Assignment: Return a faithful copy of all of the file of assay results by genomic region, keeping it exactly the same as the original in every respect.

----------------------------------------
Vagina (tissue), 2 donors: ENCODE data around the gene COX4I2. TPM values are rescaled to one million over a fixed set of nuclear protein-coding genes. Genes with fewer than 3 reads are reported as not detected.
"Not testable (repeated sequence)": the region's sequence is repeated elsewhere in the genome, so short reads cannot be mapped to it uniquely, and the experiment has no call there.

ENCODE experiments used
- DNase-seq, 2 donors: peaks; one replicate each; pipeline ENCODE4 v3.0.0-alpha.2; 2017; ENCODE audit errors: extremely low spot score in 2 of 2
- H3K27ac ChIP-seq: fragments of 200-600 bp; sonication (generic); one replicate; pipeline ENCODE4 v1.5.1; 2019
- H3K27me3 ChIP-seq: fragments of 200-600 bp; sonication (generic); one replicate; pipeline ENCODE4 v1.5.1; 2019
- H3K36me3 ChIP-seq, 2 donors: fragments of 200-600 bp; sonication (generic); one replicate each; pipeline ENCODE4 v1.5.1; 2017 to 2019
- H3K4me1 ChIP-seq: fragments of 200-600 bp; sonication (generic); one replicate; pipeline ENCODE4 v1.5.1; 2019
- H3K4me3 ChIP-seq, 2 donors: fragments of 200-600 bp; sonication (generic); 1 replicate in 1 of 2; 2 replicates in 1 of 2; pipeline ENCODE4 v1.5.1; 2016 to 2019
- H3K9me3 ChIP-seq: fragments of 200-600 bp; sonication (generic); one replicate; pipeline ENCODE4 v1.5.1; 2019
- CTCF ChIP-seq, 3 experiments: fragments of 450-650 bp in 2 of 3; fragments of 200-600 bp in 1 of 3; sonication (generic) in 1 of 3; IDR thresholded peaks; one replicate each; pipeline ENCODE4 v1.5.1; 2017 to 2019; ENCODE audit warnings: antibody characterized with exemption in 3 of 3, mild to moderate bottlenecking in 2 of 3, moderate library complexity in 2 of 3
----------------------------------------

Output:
Vagina (tissue), 2 donors: ENCODE data around the gene COX4I2. TPM values are rescaled to one million over a fixed set of nuclear protein-coding genes. Genes with fewer than 3 reads are reported as not detected.
"Not testable (repeated sequence)": the region's sequence is repeated elsewhere in the genome, so short reads cannot be mapped to it uniquely, and the experiment has no call there.

ENCODE experiments used
- DNase-seq, 2 donors: peaks; one replicate each; pipeline ENCODE4 v3.0.0-alpha.2; 2017; ENCODE audit errors: extremely low spot score in 2 of 2
- H3K27ac ChIP-seq: fragments of 200-600 bp; sonication (generic); one replicate; pipeline ENCODE4 v1.5.1; 2019
- H3K27me3 ChIP-seq: fragments of 200-600 bp; sonication (generic); one replicate; pipeline ENCODE4 v1.5.1; 2019
- H3K36me3 ChIP-seq, 2 donors: fragments of 200-600 bp; sonication (generic); one replicate each; pipeline ENCODE4 v1.5.1; 2017 to 2019
- H3K4me1 ChIP-seq: fragments of 200-600 bp; sonication (generic); one replicate; pipeline ENCODE4 v1.5.1; 2019
- H3K4me3 ChIP-seq, 2 donors: fragments of 200-600 bp; sonication (generic); 1 replicate in 1 of 2; 2 replicates in 1 of 2; pipeline ENCODE4 v1.5.1; 2016 to 2019
- H3K9me3 ChIP-seq: fragments of 200-600 bp; sonication (generic); one replicate; pipeline ENCODE4 v1.5.1; 2019
- CTCF ChIP-seq, 3 experiments: fragments of 450-650 bp in 2 of 3; fragments of 200-600 bp in 1 of 3; sonication (generic) in 1 of 3; IDR thresholded peaks; one replicate each; pipeline ENCODE4 v1.5.1; 2017 to 2019; ENCODE audit warnings: antibody characterized with exemption in 3 of 3, mild to moderate bottlenecking in 2 of 3, moderate library complexity in 2 of 3